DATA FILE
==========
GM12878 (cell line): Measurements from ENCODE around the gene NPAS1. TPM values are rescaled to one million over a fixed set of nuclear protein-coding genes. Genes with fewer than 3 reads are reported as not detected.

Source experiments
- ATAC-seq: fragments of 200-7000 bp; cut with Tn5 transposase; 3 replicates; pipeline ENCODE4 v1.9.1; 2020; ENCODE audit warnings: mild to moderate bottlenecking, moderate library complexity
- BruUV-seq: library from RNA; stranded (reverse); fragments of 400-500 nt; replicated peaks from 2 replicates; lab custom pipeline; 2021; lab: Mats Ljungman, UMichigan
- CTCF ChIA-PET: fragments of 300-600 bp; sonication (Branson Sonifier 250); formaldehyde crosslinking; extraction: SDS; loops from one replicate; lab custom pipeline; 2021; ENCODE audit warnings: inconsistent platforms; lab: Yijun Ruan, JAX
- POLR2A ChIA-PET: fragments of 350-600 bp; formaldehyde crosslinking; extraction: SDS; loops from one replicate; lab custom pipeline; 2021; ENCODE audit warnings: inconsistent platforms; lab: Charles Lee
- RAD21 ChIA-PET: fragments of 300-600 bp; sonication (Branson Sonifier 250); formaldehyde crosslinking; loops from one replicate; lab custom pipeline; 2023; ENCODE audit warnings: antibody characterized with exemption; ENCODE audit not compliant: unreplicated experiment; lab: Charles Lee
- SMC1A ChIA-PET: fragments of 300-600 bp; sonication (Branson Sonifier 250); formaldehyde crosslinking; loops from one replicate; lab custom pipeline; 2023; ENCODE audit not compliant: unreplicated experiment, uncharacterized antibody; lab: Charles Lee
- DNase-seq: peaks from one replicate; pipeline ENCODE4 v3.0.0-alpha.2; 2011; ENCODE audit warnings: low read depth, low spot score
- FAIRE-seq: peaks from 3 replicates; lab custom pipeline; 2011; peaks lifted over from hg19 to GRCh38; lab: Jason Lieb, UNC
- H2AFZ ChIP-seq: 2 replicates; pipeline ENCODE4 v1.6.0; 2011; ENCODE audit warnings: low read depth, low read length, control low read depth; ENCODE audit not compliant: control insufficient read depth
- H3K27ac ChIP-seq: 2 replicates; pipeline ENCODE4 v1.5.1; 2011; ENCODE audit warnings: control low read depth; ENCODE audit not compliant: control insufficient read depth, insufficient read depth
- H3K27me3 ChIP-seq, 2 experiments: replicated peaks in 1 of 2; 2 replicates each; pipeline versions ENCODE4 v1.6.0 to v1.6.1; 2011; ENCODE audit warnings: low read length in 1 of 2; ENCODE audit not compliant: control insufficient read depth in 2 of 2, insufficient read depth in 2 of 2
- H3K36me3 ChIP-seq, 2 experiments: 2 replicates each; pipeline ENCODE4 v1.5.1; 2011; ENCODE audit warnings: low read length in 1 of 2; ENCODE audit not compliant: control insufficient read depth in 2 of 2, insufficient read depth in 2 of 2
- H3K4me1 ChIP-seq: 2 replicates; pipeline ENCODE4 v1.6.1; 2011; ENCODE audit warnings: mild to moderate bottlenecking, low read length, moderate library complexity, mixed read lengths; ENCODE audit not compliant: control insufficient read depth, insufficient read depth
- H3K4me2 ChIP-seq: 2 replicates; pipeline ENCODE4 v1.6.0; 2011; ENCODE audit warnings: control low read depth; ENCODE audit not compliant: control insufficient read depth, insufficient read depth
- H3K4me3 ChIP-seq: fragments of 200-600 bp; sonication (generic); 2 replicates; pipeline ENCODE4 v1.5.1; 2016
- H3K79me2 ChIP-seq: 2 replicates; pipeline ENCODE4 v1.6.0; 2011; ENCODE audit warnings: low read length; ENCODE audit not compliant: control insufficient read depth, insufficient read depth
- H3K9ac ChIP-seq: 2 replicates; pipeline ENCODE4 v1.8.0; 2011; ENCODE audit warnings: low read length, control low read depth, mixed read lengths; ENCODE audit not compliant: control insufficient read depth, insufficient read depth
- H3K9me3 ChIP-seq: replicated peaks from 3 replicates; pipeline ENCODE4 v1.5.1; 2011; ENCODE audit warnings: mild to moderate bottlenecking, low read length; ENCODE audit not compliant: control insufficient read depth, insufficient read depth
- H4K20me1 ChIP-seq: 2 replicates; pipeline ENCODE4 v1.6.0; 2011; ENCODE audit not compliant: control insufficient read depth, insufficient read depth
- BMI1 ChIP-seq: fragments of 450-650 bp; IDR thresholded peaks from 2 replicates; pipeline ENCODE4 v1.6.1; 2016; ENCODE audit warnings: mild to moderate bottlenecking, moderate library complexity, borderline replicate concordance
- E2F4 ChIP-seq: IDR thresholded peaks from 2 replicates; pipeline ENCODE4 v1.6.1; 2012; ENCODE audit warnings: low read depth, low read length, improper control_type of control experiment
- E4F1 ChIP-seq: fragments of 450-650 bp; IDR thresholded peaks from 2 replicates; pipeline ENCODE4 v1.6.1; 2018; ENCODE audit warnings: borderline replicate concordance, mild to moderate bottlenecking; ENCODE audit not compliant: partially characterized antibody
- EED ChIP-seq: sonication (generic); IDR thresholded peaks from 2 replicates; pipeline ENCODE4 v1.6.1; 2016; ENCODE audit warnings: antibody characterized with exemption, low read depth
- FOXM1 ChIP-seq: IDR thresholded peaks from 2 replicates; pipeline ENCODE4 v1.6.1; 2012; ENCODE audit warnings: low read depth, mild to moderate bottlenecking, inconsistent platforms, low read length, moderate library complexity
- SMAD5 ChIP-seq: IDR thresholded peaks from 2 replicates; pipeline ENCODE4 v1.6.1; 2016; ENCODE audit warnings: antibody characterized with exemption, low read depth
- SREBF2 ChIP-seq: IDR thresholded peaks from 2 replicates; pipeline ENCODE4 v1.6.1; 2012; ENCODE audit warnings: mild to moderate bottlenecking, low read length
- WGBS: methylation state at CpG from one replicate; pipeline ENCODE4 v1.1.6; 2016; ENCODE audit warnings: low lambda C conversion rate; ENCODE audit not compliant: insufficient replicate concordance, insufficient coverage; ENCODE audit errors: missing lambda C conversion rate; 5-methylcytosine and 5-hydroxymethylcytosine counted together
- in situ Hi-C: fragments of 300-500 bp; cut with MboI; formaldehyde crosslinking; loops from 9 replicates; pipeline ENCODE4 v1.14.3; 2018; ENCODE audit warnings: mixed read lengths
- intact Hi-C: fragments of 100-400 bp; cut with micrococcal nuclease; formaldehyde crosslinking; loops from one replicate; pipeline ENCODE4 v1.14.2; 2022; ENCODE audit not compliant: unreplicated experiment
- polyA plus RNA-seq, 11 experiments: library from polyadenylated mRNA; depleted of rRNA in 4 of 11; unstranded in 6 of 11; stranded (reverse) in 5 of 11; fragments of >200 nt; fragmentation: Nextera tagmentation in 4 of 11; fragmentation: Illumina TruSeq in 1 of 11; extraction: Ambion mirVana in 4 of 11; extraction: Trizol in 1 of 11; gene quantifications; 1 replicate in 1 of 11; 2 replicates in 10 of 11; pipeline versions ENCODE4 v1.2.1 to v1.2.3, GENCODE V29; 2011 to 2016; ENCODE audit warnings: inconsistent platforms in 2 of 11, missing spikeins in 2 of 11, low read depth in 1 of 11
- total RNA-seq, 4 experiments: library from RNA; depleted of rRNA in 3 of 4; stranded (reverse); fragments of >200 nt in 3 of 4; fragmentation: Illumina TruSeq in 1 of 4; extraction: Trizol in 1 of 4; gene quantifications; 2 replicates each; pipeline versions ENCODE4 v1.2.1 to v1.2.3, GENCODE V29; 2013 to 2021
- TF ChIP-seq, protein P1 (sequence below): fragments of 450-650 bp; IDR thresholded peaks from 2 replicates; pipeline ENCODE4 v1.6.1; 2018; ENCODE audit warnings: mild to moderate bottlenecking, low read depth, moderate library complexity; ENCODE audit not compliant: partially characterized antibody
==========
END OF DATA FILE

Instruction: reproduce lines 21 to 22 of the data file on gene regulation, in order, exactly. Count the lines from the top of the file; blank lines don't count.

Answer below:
- H4K20me1 ChIP-seq: 2 replicates; pipeline ENCODE4 v1.6.0; 2011; ENCODE audit not compliant: control insufficient read depth, insufficient read depth
- BMI1 ChIP-seq: fragments of 450-650 bp; IDR thresholded peaks from 2 replicates; pipeline ENCODE4 v1.6.1; 2016; ENCODE audit warnings: mild to moderate bottlenecking, moderate library complexity, borderline replicate concordance